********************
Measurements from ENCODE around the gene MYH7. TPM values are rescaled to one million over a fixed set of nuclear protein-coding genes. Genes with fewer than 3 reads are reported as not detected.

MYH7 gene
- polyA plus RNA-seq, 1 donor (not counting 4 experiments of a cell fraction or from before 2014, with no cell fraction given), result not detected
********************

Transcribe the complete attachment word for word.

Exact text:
Measurements from ENCODE around the gene MYH7. TPM values are rescaled to one million over a fixed set of nuclear protein-coding genes. Genes with fewer than 3 reads are reported as not detected.

MYH7 gene
- polyA plus RNA-seq, 1 donor (not counting 4 experiments of a cell fraction or from before 2014, with no cell fraction given), result not detected